SUMMARY: Training Tika not to pull on the leash.
Just had a brief email discussion about training dogs not to pull on the leash, especially herding breeds when approaching something exciting like sheep.
Strategy that didn't work[The other blog entry] reminded me of a John Rogerson strategy for fixing dogs who pull on leashes: as soon as they start to forge forward past you, grab the collar and PULL them forward, since most dogs' instincts are to resist whatever direction they're being pulled in.
I tried this with Tika for a little bit, but my miserable back wouldn't stand for it, so I quit. I don't remember why we were supposed to grab the collar and not just use the leash--or maybe we were just supposed to grab the leash at the collar (this was maybe 3 or 4 years ago so it's a little hazy)--but in any event, I can't picture bending down very much with a low-slung dog, and Tika is almost 23 inches at the withers.
Something that seems to be workingHere's what I started doing with Tika that seems to finally have an effect. Interestingly, I got the idea from watching a documentary on TV last year sometime (which is one of the approximately two only times I watched TV last year) where a woman who does sheep & sheepdogs took a rescue and taught it to do sheep with a 12-week time challenge. With mixed success, but that's neither here nor there--what she DID have, and very quickly, was a wild & crazy young shelter-reject Beardie who would bounce & leap & be excited...off leash and walking behind her at all times. It caught my attention.
(About this documentary: "From the award-winning public television series NATURE comes inspiring true stories of miraculous second chances. Henry Winkler narrates "Underdogs," in which two unwanted and abandoned dogs, Holly, an 85-pound bloodhound with a hyperactive and destructive nature, and Herbie, a two-year-old bearded collie who attacks livestock, get a last chance for a new beginning." Also: "For thousands of years, dogs have been more important as working partners to humans than as pets – for hunting, guarding, herding or retrieving. It’s these finely tuned instincts that often turn dogs into problem pets. Holly the bloodhound will destroy an armchair to follow a scent, and bearded collie Herbie petrifies sheep when he relentlessly chases them. To stop them joining the 100,000 dogs in the UK which end up in rescue centres each year, police dog trainer Larry Allen and sheepdog trainer Barbara Sykes have 12 weeks to turn the unruly pair into proper working animals. ")
Anyway, the trainer started with him on leash at the beginning, and as soon as the dog started to race ahead of her, she stepped on the leash to force him to lie down (which he did--eventually); nothing else. Then she'd praise him as long as he was lying down, and if he stayed lying down when she took her foot off the leash, then release him and try moving forward again. All I saw was that one shot, and she wasn't even talking about what she was doing, just that it wasn't acceptable for her dogs to take the lead.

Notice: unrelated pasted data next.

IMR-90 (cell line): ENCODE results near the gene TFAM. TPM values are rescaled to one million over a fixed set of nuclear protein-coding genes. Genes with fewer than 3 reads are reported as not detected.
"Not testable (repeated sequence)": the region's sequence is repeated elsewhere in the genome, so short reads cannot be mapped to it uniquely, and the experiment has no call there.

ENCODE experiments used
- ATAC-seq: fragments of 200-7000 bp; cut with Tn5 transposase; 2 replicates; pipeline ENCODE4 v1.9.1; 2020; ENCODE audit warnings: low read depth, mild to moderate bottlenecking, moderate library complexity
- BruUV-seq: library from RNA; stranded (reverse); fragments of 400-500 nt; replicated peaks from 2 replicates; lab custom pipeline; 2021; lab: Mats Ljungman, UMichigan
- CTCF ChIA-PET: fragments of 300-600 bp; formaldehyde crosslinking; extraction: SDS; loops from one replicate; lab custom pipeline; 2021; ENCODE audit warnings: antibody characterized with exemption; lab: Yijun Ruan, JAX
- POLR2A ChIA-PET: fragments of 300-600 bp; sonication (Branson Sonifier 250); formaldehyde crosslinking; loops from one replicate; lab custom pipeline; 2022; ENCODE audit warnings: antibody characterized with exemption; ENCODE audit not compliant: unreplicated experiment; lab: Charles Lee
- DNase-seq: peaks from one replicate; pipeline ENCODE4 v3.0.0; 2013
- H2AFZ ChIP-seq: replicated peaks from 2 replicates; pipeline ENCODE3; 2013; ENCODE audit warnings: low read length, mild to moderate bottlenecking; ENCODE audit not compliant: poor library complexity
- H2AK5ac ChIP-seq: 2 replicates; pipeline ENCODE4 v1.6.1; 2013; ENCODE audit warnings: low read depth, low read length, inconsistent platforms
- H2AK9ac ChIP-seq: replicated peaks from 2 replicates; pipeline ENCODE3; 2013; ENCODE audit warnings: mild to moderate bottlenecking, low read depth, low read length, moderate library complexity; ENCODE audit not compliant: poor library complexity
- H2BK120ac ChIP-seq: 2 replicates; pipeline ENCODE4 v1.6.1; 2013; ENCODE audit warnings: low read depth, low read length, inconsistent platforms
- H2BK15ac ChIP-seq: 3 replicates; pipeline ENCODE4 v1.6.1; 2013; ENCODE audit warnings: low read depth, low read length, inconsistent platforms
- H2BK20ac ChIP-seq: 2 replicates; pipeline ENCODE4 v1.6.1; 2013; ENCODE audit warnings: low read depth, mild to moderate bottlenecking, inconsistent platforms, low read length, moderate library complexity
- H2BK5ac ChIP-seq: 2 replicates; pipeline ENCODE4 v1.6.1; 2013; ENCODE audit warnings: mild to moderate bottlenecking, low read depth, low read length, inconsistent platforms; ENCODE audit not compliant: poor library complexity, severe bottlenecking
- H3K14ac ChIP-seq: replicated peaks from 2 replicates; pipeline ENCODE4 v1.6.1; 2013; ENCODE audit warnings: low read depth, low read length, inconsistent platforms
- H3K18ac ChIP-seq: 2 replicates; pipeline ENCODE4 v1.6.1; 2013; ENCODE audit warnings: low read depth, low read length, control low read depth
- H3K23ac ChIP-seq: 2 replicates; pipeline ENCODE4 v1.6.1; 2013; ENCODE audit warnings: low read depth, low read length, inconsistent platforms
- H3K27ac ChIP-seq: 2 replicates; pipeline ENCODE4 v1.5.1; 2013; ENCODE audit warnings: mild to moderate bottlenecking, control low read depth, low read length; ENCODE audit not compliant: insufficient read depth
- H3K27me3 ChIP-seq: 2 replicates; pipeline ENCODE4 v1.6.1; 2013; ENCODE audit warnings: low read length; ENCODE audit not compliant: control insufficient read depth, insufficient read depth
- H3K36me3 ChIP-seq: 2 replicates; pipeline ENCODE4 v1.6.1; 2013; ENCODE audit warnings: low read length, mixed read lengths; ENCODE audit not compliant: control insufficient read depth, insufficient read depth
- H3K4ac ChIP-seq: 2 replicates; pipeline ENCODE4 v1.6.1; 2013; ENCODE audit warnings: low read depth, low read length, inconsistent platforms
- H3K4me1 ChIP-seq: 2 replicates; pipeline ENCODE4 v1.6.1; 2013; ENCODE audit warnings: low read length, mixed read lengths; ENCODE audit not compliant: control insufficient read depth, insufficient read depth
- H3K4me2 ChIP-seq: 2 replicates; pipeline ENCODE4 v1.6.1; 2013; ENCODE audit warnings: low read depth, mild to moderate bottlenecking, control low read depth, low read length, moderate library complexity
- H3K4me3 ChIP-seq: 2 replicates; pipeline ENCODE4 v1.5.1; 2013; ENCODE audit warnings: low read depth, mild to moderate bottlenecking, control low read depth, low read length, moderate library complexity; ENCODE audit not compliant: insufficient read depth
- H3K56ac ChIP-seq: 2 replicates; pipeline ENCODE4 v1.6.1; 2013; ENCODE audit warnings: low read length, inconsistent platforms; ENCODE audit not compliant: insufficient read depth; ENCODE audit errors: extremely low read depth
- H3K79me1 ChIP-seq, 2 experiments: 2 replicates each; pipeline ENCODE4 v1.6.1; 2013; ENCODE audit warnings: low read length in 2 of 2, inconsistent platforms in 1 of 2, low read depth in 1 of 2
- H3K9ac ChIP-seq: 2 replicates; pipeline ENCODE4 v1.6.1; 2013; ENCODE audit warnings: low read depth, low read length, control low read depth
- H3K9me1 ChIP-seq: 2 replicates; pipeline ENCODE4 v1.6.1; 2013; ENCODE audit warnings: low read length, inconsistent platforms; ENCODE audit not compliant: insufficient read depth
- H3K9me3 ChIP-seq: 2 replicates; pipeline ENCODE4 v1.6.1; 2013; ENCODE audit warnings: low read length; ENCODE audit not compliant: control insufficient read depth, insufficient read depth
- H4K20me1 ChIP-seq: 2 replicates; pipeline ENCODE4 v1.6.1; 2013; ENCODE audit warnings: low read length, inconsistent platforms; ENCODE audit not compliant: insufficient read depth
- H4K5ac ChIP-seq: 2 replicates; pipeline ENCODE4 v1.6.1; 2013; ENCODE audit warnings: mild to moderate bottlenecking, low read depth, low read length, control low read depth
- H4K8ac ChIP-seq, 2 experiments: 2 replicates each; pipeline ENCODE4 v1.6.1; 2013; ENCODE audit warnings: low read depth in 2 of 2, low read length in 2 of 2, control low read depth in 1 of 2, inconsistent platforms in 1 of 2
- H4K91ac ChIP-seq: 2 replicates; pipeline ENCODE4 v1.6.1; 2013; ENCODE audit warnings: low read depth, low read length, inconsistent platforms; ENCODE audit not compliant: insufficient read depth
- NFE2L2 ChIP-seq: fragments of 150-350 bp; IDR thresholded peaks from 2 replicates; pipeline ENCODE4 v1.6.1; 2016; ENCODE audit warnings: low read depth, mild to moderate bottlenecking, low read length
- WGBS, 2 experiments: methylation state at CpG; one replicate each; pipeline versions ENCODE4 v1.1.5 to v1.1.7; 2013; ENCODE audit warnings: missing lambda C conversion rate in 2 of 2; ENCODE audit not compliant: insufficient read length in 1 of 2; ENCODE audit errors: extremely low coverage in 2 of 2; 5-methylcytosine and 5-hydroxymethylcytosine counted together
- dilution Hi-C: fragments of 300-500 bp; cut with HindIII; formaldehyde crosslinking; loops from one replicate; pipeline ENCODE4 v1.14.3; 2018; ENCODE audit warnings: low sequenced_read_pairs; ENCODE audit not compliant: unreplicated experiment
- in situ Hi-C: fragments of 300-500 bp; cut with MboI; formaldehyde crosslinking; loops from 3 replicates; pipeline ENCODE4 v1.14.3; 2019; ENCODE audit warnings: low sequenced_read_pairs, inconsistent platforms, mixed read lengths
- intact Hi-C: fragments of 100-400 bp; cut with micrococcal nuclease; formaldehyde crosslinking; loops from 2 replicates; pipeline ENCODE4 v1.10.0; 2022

I resolved to try it with Tika, since nothing else has really worked. I discovered that stepping on the leash of a crazed, forging dog isn't as easy as she made it look. So, despite my back, what I do as soon as her head moves ahead of the line of my body is stick my fingers into her collar under her chin and pull her head down (taking a step forward so that she's behind the line of my body) until she lies down. I praise and let go--if she moves without my permission, I do the same thing. There's no verbal, as this isn't something I want on command.
Then, when I'm ready, I step forward and then say "come with me" (I'm trying not to make it a "heel" or a "come", but "OK" is usually a complete release, and I wanted to invent something inbetween). Repeat. Repeat. Repeatrepeatrepeatrepeat. This might work much better on a dog who hadn't had years of experience forging ahead and pulling.
If I'm consistent at this, she stays behind me a much larger percentage of the time than with any other method I've used. (But it's harder to explain.) She's getting better and better over time. Would probably get better faster if I did it *all* the time in *all* situations.
Interestingly, I'm just reading a book by The Dog Whisperer guy (never seen his show), Cesar's Way, and he talks about how the leader of the pack is the one who makes and enforces the rules, and how the nonleaders never go past the leader when the pack is on the move. I knew that already, but that's one of the things that he emphasizes. Actually I'm enjoying his book quite a bit. It's just putting together a lot of pieces that I already knew and/or practiced and/or had thought about.